“The World, according to the best geographers, is divided into Europe, Asia, Africa, America, and Romney Marsh.”

Flowers and Plants on Romney Marsh

The rich and varied habitat on Romney Marsh gives rise to numerous species of flowers and plants, some of which are shown below:

Index Icon Bluebell
index icon Evening Primrose
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 Red Valerian
Index Icon Sea Kale
Index Icon Viper's Bugloss

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Bluebell

The British Blue is common all over Romney Marsh. They are unmistakable bell-shaped perennial herbs. They actually spend the majority of their time underground as bulbs, emerging, often in droves, to flower from April onwards.

Leaves: are narrow, around 7mm to 25mm wide and 45cm in length. They are strap-shaped, smooth and hairless, with a pointed tip.

Flowers: usually deep violet-blue in colour, bluebells are bell-shaped with six petals and up-turned tips. These sweet-smelling flowers nod or droop to one side of the flowering stem (known as an inflorescence) and have creamy white-coloured pollen inside. Some bluebell flowers can be white or pink. Up to 20 flowers can grow on one inflorescence.

Also found is the Spanish bluebell (Hyacinthoides hispanica), which is very similar in appearance to the British bluebell. However, Spanish bluebells grow upright, with the flowers all around the stem, not drooping to one side like the British bluebell. Hybrid bluebell (Hyacinthoides x massartiana) is a mix of the British and Spanish bluebell. 



Know Your Bluebells

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Evening Primrose

There are many varieties of Evening Primrose; this is the Common Evening Primrose that grows in the wild.  It is a hardy plant that likes full exposure to the sun.  

It is a biennial (this means it takes 2 years to complete its biological life cycle) and grows to approximately 1.5m tall.

The fragrant yellow flowers have only 4 petals and are approxmately 5cm across.   The blooms open at dusk, hence their name!  They start as pale yellow, becoming more golden as they age through the night and they close by sunrise.  They flower in the summer and autumn.  

Common Evening Primrose can be seen widely across Romney Marsh, particularly on Greatstone Dunes and at Dungeness Nature Reserve

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Evening Primrose
Evening Primrose

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Red Valerian

The Red Valerian plant is originally from the Mediterranean; it was introduced into gardens in the 17th century, however, it 'escaped' and became commonplace in the wild.  it can be seen growing on the roadside, railways, rocks and urban wasteland.  It is very distinctive with its cluster of small deep pink flowers on a tall stem.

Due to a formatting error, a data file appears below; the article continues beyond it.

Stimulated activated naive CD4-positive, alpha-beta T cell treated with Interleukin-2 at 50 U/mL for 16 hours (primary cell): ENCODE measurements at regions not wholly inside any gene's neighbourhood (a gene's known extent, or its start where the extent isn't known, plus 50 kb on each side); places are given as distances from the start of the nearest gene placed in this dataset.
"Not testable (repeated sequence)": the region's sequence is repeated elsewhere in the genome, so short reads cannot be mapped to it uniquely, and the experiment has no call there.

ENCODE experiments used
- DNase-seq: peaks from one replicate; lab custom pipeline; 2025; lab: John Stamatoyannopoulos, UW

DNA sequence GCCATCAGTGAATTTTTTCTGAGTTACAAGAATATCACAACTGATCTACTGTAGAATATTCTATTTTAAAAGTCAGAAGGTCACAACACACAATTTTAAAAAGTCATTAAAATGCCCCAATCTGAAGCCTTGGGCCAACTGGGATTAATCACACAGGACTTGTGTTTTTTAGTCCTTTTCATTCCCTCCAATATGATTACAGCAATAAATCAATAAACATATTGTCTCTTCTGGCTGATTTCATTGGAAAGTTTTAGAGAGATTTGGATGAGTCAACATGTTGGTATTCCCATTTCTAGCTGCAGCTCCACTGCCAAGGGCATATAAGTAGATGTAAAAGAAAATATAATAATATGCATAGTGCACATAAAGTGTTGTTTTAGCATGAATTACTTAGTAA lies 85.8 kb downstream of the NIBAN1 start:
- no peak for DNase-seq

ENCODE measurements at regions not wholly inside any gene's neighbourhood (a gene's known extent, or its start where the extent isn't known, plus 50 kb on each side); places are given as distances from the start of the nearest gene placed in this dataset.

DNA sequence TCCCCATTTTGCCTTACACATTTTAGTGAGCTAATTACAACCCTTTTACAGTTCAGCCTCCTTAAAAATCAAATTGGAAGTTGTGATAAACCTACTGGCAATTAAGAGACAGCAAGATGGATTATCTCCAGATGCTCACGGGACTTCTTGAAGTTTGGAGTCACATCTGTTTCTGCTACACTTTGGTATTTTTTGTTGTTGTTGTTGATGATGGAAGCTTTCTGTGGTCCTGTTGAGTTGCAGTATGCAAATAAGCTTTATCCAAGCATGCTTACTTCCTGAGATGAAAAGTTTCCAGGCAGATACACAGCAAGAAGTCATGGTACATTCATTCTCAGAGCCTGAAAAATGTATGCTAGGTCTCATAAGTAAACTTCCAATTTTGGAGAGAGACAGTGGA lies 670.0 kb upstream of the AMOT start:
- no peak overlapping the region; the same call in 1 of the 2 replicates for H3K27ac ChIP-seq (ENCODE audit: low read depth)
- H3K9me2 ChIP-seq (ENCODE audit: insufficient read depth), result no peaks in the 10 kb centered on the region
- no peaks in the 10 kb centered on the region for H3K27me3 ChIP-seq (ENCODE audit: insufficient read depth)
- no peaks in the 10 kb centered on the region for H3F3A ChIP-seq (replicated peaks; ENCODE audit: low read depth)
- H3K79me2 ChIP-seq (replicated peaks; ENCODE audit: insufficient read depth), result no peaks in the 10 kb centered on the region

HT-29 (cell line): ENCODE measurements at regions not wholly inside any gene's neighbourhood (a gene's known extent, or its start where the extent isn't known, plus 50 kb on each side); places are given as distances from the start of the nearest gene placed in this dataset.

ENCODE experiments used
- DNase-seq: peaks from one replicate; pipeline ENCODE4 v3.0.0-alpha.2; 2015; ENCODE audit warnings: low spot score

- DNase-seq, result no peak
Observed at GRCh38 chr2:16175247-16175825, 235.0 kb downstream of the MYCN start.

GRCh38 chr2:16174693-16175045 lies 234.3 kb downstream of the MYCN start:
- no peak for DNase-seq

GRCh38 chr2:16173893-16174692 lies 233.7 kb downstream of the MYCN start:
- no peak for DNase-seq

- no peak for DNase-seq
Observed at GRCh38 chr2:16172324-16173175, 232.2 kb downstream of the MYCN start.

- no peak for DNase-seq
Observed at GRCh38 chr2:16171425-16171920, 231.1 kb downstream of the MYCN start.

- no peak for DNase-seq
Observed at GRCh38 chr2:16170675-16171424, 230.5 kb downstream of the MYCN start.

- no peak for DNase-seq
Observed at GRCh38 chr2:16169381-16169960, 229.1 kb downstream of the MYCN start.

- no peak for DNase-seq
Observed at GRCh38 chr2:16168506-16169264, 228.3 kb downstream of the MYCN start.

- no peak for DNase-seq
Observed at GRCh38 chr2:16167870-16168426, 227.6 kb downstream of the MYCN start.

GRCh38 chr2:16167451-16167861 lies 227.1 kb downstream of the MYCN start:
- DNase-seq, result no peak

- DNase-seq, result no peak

It is perennial (this means that it lives for more than 2 years).  

The individual flowers, with 5 fused petals, are only about 2cm long and 5mm across, but they flower in dense clusters forming an almost cylindrical head. It flowers from April to Ocober.  

The Red Valerain blooms have a strong and unpleasant scent, but they are a good source of nectar for bees, butterflies and moths.

Although an attractive plant, it can become invasive and cause considerable damage, with roots that can be hard to get rid of.  

The Red Valerian can be seen across the Romney Marsh area 

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red valerian
Red Valerian

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Sea Kale

Sea Kale is found on the sandy and shingle beaches of Romney Marsh, above the high tide mark. It is also found on the dunes, but only where there's an underlying layer of shingle.

Growing to 75 cm (30 in) tall by 60 cm (24 in) wide, it is a mound-forming, spreading perennial. It has large fleshy glaucous collard-like leaves and abundant white flowers. The seeds come one each in globular pods.

In summer it blooms with white flowers. As well reproducing by seed, sea kale can also grow from detached pieces of its root.

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Sea Kale
Sea Kale

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Viper's Bugloss

Viper's-bugloss is a hairy plant with dense spikes of bright blue, funnel-shaped flowers. It has upright spikes of vivid blue flowers in dense clusters; hairy, spotted stems; and narrow, pointed leaves.

It is found all across Romney Marsh, particularly on chalk grassland, sand dunes, cliffs and disturbed ground It is in bloom from May to September and provides food for a range of insects, including Buff-tailed and Red-tailed Bumblebees, Large Skipper and Painted Lady butterflies, Honeybees and Red Mason Bees.

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Viper's Bugloss
Viper's Bugloss

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